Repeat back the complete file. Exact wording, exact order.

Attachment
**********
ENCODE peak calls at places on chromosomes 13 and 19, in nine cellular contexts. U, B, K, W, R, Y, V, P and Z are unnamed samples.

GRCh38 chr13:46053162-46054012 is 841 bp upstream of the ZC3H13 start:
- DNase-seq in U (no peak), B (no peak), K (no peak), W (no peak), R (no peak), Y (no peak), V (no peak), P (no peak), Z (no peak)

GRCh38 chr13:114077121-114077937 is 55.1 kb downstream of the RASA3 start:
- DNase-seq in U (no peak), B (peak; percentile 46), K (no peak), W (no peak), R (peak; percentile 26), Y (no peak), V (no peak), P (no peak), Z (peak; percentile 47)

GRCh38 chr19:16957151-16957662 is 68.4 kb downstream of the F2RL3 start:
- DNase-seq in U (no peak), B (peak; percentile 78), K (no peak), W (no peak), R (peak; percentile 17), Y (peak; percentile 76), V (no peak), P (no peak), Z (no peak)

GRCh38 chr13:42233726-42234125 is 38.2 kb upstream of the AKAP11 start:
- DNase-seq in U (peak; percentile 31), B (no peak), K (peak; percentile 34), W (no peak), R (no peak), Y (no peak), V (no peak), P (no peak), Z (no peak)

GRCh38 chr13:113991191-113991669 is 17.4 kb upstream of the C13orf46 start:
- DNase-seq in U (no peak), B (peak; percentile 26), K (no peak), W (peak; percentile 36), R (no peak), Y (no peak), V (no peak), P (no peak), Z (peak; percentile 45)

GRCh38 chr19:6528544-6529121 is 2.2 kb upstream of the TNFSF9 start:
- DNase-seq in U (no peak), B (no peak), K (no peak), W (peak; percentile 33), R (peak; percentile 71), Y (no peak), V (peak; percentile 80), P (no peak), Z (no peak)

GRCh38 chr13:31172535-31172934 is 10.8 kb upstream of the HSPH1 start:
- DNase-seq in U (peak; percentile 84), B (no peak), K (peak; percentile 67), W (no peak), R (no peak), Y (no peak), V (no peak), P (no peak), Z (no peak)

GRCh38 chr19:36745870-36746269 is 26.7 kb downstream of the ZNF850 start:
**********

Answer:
ENCODE peak calls at places on chromosomes 13 and 19, in nine cellular contexts. U, B, K, W, R, Y, V, P and Z are unnamed samples.

GRCh38 chr13:46053162-46054012 is 841 bp upstream of the ZC3H13 start:
- DNase-seq in U (no peak), B (no peak), K (no peak), W (no peak), R (no peak), Y (no peak), V (no peak), P (no peak), Z (no peak)

GRCh38 chr13:114077121-114077937 is 55.1 kb downstream of the RASA3 start:
- DNase-seq in U (no peak), B (peak; percentile 46), K (no peak), W (no peak), R (peak; percentile 26), Y (no peak), V (no peak), P (no peak), Z (peak; percentile 47)

GRCh38 chr19:16957151-16957662 is 68.4 kb downstream of the F2RL3 start:
- DNase-seq in U (no peak), B (peak; percentile 78), K (no peak), W (no peak), R (peak; percentile 17), Y (peak; percentile 76), V (no peak), P (no peak), Z (no peak)

GRCh38 chr13:42233726-42234125 is 38.2 kb upstream of the AKAP11 start:
- DNase-seq in U (peak; percentile 31), B (no peak), K (peak; percentile 34), W (no peak), R (no peak), Y (no peak), V (no peak), P (no peak), Z (no peak)

GRCh38 chr13:113991191-113991669 is 17.4 kb upstream of the C13orf46 start:
- DNase-seq in U (no peak), B (peak; percentile 26), K (no peak), W (peak; percentile 36), R (no peak), Y (no peak), V (no peak), P (no peak), Z (peak; percentile 45)

GRCh38 chr19:6528544-6529121 is 2.2 kb upstream of the TNFSF9 start:
- DNase-seq in U (no peak), B (no peak), K (no peak), W (peak; percentile 33), R (peak; percentile 71), Y (no peak), V (peak; percentile 80), P (no peak), Z (no peak)

GRCh38 chr13:31172535-31172934 is 10.8 kb upstream of the HSPH1 start:
- DNase-seq in U (peak; percentile 84), B (no peak), K (peak; percentile 67), W (no peak), R (no peak), Y (no peak), V (no peak), P (no peak), Z (no peak)

GRCh38 chr19:36745870-36746269 is 26.7 kb downstream of the ZNF850 start: